For some, it is a deeply painful experience where God did not appear to answer a prayer. For some, it is the lack of a compelling reason to believe in God. For others, it is disagreement with one Church teaching or another. These were the three reasons given by a recent study done by Saint Mary’s Press on why some young people are disaffiliated with the Church.  In my ministry, I am not sure there are many more painful ongoing realities than a parent who has adult children who do not practice their faith. Today’s homily invites each of us to enter into the importance of gospel witness.

Homily given at Saint Dominic Priory, Saint Louis, Missouri, on July 12, 2018
Image courtesy Pixabay

Not Just for Benedictines: Pray and Work

Readings for Today

To Pray and To Work.  Ora et Labora.  This is the motto of the Benedictines. We celebrate today the founder of the Benedictines: Saint Benedict. Most versions of community life have their roots in the ideas of Saint Benedict. The motto suggests a pattern for life.  The Benedictine Order is a contemplative one, so it is easy to see the value of prayer in what is done. But they also needed to be self-sufficient, and so they worked. So today there is a question for each of us: How is it we sanctify our work? How does our work inform our experience of God?

Homily given at Mercy Hospital, Creve Coeur, Missouri, on July 11, 2018
Picture Courtesy Pixavbay

Do you believe in God’s mercy and forgiveness?

Readings for Today

Today the Church starts readings from the book of Hosea, a wonderful testimony to God’s forgiveness and mercy. You may have heard the phrase, “God is rich in mercy.” But have you considered what that means for you personally? Do you allow yourself to experience that mercy and forgiveness? Do you take the time to find that mercy and forgiveness when God is ready to offer it to you? Can you allow God to change your heart to turn away from sin and to experience the love of God?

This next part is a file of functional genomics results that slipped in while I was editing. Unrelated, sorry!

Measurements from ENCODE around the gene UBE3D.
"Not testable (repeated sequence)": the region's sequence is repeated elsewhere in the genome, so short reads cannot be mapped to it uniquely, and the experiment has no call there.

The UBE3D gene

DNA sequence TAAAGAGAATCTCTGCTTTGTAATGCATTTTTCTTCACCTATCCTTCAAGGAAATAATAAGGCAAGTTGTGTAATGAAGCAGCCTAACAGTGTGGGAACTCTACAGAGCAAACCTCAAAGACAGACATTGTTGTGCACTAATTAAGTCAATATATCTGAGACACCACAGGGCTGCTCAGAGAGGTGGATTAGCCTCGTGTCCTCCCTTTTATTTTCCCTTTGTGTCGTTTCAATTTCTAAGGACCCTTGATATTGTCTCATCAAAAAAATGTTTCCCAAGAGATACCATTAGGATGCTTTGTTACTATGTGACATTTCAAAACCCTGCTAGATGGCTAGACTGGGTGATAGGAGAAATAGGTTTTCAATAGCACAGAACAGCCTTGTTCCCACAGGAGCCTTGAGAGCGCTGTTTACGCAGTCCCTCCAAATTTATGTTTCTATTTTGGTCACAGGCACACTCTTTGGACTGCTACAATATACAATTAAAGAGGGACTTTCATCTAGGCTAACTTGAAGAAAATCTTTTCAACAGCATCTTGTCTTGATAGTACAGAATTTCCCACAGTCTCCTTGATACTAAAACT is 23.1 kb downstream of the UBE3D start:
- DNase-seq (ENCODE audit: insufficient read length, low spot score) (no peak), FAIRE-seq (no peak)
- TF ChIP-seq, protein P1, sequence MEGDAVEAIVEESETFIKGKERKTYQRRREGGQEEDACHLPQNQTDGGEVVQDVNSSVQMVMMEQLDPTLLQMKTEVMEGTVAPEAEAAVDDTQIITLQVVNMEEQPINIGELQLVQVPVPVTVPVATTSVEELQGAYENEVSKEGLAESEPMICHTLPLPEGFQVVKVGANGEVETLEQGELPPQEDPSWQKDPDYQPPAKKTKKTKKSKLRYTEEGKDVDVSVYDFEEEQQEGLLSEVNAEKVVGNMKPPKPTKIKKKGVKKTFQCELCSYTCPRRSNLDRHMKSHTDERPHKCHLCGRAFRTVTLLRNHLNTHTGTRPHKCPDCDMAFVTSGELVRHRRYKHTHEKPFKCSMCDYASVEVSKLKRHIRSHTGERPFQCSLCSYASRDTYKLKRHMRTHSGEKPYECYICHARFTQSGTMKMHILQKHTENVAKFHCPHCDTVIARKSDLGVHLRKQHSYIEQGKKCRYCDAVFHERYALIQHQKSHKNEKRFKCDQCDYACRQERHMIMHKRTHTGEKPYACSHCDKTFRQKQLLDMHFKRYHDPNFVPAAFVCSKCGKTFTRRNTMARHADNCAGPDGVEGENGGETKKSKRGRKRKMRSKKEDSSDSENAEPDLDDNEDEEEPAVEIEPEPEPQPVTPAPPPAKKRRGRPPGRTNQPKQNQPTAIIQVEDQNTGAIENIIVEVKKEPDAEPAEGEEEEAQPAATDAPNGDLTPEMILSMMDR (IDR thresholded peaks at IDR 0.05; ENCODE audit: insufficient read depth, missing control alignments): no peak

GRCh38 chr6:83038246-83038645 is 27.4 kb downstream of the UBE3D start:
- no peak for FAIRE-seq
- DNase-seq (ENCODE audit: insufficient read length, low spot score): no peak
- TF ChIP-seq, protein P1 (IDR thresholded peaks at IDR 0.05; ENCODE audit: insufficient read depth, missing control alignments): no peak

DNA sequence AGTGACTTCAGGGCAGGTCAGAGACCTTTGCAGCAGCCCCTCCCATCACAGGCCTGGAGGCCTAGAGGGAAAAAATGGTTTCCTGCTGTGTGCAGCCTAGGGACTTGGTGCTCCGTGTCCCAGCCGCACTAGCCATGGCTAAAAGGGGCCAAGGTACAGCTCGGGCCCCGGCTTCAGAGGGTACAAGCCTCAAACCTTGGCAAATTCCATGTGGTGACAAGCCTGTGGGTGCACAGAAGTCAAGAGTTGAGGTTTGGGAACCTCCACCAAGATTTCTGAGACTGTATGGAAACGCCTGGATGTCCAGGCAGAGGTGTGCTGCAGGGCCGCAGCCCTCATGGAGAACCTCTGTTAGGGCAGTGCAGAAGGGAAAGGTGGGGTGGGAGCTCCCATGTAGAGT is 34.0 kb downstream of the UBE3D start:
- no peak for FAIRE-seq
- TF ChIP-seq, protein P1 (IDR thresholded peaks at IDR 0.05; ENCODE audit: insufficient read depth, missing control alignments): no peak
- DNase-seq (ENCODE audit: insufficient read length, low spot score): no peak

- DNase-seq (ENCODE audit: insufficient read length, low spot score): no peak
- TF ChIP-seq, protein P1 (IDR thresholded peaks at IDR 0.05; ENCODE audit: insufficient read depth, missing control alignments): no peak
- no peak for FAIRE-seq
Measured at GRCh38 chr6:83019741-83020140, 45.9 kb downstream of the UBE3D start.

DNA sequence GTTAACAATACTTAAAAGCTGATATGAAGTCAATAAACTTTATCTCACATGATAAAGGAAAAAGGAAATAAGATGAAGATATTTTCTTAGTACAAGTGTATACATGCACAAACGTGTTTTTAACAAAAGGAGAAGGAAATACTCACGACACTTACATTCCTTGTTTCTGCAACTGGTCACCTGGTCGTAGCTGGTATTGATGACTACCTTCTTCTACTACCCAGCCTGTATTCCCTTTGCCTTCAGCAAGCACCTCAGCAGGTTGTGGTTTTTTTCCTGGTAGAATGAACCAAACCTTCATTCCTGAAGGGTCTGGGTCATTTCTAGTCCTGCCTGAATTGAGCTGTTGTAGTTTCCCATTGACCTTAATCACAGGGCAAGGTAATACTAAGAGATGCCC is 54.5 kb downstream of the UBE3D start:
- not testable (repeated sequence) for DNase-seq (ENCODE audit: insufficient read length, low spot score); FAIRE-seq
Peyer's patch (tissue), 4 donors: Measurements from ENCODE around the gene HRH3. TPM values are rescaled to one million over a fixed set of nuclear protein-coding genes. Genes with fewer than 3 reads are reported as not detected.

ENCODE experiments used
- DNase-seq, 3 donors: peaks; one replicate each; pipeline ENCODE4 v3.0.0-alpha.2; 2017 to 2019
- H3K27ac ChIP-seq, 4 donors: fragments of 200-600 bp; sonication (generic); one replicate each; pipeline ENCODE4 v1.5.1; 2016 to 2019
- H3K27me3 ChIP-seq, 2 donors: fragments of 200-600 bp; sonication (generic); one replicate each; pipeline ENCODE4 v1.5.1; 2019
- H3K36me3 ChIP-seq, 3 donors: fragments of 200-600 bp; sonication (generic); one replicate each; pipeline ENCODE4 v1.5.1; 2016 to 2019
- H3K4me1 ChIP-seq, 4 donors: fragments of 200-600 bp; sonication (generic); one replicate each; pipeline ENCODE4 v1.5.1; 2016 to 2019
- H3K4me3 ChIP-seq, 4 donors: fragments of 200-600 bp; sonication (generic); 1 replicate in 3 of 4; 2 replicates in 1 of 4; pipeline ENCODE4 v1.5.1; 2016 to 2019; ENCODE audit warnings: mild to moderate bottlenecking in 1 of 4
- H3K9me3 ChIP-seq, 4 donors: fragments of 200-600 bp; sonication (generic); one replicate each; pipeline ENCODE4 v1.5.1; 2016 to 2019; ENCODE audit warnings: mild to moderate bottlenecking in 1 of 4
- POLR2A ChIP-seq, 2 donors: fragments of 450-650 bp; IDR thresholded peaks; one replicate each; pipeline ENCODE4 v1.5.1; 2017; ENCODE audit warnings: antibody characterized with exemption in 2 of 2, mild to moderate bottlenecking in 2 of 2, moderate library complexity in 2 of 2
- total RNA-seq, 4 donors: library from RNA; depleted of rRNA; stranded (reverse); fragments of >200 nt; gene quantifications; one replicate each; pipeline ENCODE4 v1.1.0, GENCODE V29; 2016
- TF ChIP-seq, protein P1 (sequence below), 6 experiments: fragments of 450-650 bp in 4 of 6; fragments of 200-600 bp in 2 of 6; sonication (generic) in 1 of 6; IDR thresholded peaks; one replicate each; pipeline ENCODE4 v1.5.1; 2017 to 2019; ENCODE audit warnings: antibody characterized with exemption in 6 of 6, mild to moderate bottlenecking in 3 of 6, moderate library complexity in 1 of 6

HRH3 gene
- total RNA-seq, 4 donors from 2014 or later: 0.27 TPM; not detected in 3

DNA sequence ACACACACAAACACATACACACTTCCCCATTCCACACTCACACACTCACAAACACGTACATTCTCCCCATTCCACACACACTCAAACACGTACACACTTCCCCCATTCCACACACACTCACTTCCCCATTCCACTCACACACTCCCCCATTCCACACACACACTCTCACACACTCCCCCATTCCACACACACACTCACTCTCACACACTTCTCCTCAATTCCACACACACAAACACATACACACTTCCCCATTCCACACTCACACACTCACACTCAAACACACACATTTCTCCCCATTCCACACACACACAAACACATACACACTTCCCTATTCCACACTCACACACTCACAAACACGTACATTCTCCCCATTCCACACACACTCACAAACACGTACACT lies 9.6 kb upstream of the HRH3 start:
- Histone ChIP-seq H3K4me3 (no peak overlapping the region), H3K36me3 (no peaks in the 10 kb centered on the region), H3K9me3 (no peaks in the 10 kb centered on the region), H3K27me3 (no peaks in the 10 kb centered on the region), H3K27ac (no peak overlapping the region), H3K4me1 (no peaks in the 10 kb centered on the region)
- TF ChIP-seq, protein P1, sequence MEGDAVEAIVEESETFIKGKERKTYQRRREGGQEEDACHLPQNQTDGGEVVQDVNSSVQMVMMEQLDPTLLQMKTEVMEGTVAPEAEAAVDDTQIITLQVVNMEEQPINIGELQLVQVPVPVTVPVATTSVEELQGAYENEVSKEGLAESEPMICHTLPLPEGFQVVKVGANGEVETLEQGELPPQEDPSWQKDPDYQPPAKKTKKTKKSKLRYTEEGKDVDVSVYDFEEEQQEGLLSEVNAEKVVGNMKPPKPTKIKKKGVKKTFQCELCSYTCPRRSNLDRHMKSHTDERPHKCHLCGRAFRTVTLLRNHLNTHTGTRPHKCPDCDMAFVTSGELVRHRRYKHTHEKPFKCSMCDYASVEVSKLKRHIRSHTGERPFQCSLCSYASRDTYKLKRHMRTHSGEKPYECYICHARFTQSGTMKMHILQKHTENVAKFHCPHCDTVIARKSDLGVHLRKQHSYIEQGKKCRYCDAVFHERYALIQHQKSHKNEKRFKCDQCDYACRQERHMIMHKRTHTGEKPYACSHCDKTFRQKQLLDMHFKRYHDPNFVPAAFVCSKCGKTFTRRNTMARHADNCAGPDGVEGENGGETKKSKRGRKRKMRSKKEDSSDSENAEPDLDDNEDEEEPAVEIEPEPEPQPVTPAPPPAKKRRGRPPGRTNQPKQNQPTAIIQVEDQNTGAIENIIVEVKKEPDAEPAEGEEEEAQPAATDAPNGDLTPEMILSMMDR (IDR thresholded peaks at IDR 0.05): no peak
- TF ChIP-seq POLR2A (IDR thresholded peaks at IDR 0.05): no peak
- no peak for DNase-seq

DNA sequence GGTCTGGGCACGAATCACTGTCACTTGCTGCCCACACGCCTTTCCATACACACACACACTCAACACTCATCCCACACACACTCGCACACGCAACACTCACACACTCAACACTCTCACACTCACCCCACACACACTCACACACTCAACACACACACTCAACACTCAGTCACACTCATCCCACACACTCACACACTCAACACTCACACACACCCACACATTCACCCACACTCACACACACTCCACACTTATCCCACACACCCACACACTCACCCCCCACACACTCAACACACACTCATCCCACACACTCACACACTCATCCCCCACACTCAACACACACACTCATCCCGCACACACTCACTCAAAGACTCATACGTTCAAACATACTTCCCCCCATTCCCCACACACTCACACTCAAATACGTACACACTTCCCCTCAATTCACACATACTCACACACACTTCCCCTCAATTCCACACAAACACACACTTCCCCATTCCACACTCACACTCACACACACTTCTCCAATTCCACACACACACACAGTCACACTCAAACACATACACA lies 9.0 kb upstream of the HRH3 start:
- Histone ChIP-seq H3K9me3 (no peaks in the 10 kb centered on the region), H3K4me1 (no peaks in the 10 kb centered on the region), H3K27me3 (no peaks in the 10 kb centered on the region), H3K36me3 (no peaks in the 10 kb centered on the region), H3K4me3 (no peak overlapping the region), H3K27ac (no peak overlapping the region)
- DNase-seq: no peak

Homily given at Saint Dominic Priory, Saint Louis, Missouri on July 9, 2018
Image courtesy Pixabay

What is broken in your life, that only God can fix?

Readings for Today

Life is a series of cycles.  The sun sets, the sun rises.  We sleep, we wake up.  We eat dead things to stay alive. We feel close to God, we feel removed. The one constant is God. And the mercy and forgiveness of God is more powerful than anything we could imagine. Despite the sins of the people, God is present. God forgives. We engage in acts of penance to help us to see more clearly the presence of God. And at those moments when God is clear, when the presence of God is close, we simply bask in the love God has for each one of us.

Homily given at St. Dominic Priory, Saint Louis Missouri, on July 7, 2018.
Image courtesy of Pixabay.

No doubt about it: Jesus is Lord

Readings for Today

If I were in the shoes of Saint Thomas, I would have reacted just as he did. I would have doubted. I mean, rising from the dead. How many people can say that have witnessed a death, and seen new life. It is too bad we remember Thomas too often for his doubt. Thomas believed. He shed his life. How did he move from doubt to faith? By a personal encounter with Jesus. Spend some time with Jesus to get to know him better today.

Homily given at Saint Dominic Priory, Saint Louis, Missouri, July 3, 2018.
Image courtesy Pixabay.